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Survival and Reintroduction of the Laysan Teal
Science Center Objects
The Challenge: The Laysan Teal is an endangered, endemic, Hawaiian dabbling duck that has been pushed to the brink of extinction numerous times. The previous range includes the Main and Northwestern Hawaiian Islands, and its current range is less than 10 sq. km within the National Wildlife Refuges of Papahānaumokuākea Marine National Monument. This non-migratory waterfowl was eliminated from all the Hawaiian Islands except for Laysan by the 1860’s through anthropogenic effects (i.e., introduced rats, shipwrecked mariners, etc.). The Laysan Island population was threatened when guano miners inhabited the island, hunted the duck, and introduced rabbits, devastating the native habitat until they were removed in 1923. Presently, extreme events (e.g., tsunamis, hurricanes, drought, or flooding), disease (e.g., Avian Botulism), sea-level rise, accidental predator or competitor introductions, are ongoing threats to this duck’s survival.
The Science: Research has been conducted on Laysan Island by USGS and USFWS since 1998, focusing on population dynamics, survival, reproduction, genetics, foraging ecology, and habitat use to determine suitable reintroduction sites and methods. A successful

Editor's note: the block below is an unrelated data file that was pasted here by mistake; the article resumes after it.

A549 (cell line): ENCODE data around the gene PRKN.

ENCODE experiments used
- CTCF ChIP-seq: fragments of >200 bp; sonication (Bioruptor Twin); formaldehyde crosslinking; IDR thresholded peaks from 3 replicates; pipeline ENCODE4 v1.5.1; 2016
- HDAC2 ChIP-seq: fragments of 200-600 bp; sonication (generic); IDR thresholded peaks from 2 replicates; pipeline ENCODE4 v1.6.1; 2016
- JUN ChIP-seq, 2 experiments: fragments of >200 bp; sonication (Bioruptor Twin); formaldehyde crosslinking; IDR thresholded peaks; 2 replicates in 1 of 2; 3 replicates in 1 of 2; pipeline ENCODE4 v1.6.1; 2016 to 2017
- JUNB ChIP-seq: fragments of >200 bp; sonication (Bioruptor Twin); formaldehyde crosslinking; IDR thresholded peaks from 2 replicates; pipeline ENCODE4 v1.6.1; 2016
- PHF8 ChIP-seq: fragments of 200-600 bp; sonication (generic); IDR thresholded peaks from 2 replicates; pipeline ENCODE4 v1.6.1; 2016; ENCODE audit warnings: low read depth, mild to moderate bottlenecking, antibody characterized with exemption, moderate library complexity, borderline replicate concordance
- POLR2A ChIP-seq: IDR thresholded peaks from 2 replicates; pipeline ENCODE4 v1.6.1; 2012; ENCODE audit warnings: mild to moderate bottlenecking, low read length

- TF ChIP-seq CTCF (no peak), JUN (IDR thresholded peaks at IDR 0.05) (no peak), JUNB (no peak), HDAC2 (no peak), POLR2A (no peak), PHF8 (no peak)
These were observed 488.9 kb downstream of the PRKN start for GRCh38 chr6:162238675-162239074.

reintroduction to Midway Atoll during 2004-5 has reduced the species’ extinction risk from random catastrophes. Another translocation, to Kure Atoll, occurred during Sept of 2014 and sightings data indicate high post release survival so far. Successive outbreaks of Avian Botulism on Midway Atoll and the 2011 tsunami striking both Laysan Island and Midway Atoll have again threatened this species’ survival, demonstrating the critical need for additional reintroductions. A survival analysis is currently underway to better understand the population effects and magnitude of the recent mortality events.
The Future: Possible sites for additional translocations include Lisianski Island and Kaho‘olawe. However, either of these potential translocation sites must contain suitable habitat and be rat/predator free before any further steps can be taken. USGS will continue to provide scientific support to collect (when possible) and analyze data from Laysan Island, Midway Atoll, and Kure Atoll, with the ultimate goal of reintroduction of this species to more islands within its previous range, helping to ensure the persistence of this species over the long term.